This is the process which annuls virtue and gives the heretic a “free hand,” but he is then powerless to take hold of three central elements in religious experience, namely the cosmic, the hierarchical, and the symbolic; he becomes incapable of realizing that man is no more than a small component in the cosmos—the mirror in which he beholds “God’s visage”—, that the cosmos itself is a hierarchically structured order which reflects the heavenly hierarchy and, finally, that the “language” in which God speaks unceasingly to His creation is the abstract imagery of symbolism, which emerges in both virgin nature and in life sanctified by religious worship.

Humility therefore becomes self-abasement, and spiritual poverty a kind of worldly egalitarianism in relation to purely material resources. Charity is confined to the field of outward activities, and truthfulness does not go beyond individual, subjective, and mental experience. The entire created order, and everything that this order bespeaks and reveals about Divine Omnipotence, is explained as a structure without any inwardness. This enables Nature, now deprived of its celestial aspect, to be treated simply as an object of exploitation. Sacred institutions and the religious hierarchy take on the appearance of self-appointed intermediaries between God and man. Man’s lonely pilgrimage is then worked out in the direction of a strictly individual solution which comes to replace God’s universal compassion to the cosmos. The symbolism of the sacred retreats before the pressures of collective, democratic life with its popularly elected trustees and preachers; and rationalistic, literal belief then comes to the fore with the assertion that all men are capable of interpreting the Holy Scriptures.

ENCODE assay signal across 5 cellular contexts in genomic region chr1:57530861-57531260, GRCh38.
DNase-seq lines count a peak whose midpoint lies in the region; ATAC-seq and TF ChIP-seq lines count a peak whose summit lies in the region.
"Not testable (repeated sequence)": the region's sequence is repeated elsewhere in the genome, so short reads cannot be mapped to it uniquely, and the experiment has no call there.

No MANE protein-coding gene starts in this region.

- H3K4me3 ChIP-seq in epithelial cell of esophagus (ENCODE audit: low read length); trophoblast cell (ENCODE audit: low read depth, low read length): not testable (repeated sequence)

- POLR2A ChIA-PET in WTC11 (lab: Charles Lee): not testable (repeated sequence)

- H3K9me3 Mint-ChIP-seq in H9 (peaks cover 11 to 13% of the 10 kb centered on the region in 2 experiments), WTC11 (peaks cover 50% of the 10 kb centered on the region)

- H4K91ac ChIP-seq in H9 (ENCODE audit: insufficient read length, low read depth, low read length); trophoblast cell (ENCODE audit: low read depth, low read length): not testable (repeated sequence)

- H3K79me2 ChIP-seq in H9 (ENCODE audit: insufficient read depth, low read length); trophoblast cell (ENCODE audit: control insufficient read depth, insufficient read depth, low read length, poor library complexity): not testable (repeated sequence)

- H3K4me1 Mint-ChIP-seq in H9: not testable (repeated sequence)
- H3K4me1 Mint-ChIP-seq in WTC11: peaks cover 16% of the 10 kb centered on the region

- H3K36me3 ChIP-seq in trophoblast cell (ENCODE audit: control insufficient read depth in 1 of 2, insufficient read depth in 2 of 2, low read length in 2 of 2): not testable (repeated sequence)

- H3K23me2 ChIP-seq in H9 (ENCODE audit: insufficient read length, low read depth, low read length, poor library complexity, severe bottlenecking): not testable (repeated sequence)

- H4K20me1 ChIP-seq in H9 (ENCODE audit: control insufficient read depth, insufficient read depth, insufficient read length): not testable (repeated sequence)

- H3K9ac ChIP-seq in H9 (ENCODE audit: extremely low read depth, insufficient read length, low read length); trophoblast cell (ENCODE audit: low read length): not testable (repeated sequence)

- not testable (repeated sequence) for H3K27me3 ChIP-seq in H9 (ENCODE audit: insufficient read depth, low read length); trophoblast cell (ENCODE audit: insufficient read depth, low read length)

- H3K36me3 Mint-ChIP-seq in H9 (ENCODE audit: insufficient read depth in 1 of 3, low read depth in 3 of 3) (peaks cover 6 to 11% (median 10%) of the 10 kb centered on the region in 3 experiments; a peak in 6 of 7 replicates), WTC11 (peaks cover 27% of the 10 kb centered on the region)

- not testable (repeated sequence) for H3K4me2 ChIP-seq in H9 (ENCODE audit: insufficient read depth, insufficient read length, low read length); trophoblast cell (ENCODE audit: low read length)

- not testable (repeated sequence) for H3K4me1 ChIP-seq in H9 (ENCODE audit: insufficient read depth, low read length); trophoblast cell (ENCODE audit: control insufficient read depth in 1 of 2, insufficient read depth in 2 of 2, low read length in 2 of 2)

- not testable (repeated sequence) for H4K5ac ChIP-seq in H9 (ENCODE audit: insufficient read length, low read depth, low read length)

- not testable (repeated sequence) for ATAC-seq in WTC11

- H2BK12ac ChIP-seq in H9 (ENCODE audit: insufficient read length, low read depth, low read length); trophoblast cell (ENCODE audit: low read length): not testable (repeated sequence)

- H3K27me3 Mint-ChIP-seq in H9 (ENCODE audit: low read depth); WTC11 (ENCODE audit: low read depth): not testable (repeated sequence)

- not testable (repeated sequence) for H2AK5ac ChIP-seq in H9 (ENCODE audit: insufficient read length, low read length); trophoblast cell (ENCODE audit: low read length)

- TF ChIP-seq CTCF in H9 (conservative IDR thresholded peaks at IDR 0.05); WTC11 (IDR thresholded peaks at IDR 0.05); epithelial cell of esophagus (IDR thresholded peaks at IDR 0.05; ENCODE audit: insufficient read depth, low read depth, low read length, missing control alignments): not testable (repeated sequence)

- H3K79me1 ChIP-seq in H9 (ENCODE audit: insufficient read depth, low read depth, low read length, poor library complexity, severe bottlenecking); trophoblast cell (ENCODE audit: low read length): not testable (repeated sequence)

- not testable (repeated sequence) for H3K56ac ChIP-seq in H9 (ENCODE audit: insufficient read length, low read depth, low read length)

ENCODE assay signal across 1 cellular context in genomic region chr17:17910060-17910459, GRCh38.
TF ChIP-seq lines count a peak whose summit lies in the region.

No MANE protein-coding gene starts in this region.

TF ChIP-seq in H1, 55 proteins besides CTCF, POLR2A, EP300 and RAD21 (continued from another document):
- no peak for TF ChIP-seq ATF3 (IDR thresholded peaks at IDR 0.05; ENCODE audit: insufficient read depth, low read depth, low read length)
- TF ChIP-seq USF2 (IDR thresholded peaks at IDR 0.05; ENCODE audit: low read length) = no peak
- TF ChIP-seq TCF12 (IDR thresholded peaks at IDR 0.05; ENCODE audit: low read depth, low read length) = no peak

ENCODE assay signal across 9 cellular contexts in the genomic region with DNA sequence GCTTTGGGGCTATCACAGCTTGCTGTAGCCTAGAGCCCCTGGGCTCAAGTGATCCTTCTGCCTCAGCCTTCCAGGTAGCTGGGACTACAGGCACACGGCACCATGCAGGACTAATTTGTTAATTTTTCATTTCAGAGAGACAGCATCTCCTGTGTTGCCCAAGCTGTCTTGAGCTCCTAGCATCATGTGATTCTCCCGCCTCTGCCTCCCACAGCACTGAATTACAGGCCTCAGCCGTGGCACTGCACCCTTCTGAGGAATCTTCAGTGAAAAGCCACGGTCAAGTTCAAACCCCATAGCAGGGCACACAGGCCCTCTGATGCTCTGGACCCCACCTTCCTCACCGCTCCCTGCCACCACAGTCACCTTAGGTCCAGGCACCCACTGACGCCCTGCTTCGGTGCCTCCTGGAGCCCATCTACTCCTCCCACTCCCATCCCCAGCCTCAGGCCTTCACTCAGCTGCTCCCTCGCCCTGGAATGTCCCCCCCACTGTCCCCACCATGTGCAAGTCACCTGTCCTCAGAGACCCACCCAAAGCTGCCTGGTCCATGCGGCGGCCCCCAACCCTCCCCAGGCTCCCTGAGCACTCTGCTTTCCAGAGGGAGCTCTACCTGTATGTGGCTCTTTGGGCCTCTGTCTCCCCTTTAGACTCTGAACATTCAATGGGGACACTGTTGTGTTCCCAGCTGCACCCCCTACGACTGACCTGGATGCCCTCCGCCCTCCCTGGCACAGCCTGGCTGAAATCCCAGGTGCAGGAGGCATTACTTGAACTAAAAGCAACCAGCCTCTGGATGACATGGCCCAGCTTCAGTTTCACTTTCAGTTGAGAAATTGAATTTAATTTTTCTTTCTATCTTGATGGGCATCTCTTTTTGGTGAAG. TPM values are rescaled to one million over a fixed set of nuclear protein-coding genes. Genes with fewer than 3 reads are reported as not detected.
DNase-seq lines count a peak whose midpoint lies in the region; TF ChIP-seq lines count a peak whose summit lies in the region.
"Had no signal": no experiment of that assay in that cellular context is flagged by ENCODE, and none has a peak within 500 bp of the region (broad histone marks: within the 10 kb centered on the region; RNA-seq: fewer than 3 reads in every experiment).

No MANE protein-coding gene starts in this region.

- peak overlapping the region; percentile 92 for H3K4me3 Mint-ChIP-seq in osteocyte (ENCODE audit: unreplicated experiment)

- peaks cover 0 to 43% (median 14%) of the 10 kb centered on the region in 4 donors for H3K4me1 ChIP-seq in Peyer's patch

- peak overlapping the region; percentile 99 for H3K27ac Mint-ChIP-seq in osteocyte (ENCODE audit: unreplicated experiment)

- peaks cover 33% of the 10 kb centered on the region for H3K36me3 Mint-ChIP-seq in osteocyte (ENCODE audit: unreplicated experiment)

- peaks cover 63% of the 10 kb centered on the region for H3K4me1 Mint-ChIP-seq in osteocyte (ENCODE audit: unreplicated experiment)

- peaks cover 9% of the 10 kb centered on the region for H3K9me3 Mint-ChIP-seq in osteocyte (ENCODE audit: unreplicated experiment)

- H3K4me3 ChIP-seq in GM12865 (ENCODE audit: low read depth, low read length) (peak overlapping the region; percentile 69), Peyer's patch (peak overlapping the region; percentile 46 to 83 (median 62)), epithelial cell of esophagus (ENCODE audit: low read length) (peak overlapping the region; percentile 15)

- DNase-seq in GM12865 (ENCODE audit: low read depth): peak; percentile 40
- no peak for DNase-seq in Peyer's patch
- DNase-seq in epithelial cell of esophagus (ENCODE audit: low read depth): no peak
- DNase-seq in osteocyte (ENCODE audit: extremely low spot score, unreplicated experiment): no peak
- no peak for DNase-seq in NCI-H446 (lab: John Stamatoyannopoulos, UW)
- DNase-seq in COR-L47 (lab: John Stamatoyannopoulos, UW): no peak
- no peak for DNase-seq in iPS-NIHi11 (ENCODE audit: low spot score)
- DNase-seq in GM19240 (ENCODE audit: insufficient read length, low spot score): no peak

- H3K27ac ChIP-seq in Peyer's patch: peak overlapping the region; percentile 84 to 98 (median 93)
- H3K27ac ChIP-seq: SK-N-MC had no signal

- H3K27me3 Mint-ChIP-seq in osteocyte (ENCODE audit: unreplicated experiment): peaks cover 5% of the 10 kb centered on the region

All heresy starts out by attempting to “purify” and “restore”; its tragic error is to open the door to worldliness, and the individual then lays claim, under the cover of religion, to greater scope for himself and his own. This prepares the ground for further secularization; no longer at home in the intuitive world of symbols, man is forced to resort more and more to rational and sentimental modes of thought; as the world of the spirit shrivels, man relapses into subjection to the letter, which makes the word into an object of rational conjecture. Heresy has “purified” nothing and “restored” nothing, but simply brought spiritual life down to a lower level.

It may seem paradoxical that heresy should strive at one and the same time for both inwardness and extroversion. It is simply that morality, in its struggle to be free of virtue, transposes religious life to the everyday world, thereby presenting heretical spirituality in two tangible contexts, the life of the mind and the senses, on the one hand, and outward actions, on the other. If virtue seeks to destroy the ego and realize human destiny on a higher plane, morality, for its part, seeks to affirm itself, when no longer linked to virtue, as an independent entity in both the inward and the outward sense. In virtue, man’s immortal being is brought back to its source, man’s divine prototype; in morality, the sensory world manifests itself in terms of the human ego. Virtue is spiritual realization; morality is manifestation accord­ing to tangible and sensory norms.